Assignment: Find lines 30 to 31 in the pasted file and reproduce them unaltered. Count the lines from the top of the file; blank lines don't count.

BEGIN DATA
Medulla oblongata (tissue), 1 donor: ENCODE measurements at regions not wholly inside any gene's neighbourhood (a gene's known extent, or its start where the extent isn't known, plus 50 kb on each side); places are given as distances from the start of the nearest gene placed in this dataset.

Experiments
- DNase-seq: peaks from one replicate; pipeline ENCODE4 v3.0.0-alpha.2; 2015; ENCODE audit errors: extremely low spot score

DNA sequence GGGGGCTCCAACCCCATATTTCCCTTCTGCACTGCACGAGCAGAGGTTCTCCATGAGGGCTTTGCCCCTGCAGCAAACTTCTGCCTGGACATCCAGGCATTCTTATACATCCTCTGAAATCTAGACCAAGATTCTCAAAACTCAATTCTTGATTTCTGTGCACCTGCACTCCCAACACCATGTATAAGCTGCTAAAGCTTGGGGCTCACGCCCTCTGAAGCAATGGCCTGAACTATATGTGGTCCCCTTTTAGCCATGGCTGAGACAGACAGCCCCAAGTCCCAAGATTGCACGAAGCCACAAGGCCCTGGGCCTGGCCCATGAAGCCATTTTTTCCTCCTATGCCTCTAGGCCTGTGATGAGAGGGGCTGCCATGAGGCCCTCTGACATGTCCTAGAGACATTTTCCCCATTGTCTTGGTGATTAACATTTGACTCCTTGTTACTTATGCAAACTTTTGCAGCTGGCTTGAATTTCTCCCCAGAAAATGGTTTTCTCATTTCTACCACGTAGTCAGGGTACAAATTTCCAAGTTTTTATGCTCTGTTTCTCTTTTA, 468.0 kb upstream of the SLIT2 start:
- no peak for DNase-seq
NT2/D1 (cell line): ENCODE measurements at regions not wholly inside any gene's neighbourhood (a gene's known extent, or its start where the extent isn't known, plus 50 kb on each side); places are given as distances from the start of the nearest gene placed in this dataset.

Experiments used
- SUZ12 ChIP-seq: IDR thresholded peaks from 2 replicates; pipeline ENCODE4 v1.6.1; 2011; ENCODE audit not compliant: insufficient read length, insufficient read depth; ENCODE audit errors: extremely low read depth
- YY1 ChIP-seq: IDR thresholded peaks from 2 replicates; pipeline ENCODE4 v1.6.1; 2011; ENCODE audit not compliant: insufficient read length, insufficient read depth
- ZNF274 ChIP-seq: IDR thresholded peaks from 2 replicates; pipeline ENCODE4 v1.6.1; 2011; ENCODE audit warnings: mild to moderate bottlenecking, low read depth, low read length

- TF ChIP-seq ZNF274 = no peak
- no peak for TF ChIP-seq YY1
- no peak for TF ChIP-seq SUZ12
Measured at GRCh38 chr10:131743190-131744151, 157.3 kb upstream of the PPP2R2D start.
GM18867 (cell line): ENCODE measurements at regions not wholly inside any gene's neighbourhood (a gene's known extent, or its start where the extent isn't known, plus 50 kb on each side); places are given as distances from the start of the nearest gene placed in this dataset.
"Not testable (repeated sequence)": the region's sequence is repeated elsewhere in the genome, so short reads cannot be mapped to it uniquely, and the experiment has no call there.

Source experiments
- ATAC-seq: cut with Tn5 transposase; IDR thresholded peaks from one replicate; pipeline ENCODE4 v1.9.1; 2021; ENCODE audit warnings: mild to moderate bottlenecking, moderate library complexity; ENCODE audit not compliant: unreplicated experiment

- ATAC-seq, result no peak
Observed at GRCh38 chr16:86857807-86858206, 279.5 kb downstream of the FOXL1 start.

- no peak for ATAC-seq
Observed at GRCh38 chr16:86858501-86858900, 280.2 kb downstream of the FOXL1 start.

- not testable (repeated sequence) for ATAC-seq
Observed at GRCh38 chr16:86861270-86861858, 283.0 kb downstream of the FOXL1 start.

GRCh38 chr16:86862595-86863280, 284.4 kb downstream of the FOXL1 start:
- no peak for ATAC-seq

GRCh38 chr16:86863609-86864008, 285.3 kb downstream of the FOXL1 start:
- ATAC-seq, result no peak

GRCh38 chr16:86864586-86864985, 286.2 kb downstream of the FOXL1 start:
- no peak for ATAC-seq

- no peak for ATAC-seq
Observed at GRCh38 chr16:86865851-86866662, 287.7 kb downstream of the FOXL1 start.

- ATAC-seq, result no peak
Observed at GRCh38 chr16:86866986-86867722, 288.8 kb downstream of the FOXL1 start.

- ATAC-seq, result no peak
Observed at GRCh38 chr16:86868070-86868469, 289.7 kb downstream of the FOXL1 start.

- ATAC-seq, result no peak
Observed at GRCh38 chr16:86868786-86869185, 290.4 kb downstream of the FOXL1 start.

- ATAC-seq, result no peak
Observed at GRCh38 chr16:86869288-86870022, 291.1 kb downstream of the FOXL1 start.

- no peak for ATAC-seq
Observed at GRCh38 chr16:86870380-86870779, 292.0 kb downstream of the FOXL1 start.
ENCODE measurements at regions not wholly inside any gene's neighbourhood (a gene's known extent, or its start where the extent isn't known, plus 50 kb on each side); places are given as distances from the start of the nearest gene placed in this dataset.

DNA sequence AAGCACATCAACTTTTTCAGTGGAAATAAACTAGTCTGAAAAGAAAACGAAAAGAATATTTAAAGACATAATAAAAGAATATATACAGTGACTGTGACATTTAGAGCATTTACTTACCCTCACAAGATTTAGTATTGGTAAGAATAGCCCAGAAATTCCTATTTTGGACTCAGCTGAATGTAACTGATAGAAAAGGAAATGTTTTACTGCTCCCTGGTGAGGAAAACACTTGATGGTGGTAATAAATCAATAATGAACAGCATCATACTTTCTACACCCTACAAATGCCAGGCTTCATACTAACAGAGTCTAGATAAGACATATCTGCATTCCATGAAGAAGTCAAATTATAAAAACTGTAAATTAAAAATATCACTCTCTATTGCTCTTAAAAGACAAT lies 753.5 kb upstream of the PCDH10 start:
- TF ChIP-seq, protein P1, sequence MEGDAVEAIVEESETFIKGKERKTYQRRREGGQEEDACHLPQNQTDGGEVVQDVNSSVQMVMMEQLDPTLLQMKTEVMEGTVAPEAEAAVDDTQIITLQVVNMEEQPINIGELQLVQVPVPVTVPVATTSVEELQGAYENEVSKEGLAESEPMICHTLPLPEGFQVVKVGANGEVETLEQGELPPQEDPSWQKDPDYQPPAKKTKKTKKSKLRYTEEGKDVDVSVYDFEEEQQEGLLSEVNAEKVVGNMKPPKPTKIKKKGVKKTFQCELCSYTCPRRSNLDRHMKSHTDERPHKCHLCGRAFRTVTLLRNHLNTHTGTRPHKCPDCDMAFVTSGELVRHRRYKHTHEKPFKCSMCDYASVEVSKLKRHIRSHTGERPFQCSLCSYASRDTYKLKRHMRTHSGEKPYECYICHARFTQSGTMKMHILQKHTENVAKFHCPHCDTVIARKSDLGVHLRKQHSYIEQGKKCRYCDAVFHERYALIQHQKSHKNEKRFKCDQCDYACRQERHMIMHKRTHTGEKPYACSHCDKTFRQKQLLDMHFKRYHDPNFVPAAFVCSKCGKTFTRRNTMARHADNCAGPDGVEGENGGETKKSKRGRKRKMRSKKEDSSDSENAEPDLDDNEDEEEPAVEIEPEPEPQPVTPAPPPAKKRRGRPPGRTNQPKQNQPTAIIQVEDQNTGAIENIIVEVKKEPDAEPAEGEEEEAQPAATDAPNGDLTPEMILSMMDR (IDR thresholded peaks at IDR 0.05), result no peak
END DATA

- no peak for ATAC-seq

- no peak for ATAC-seq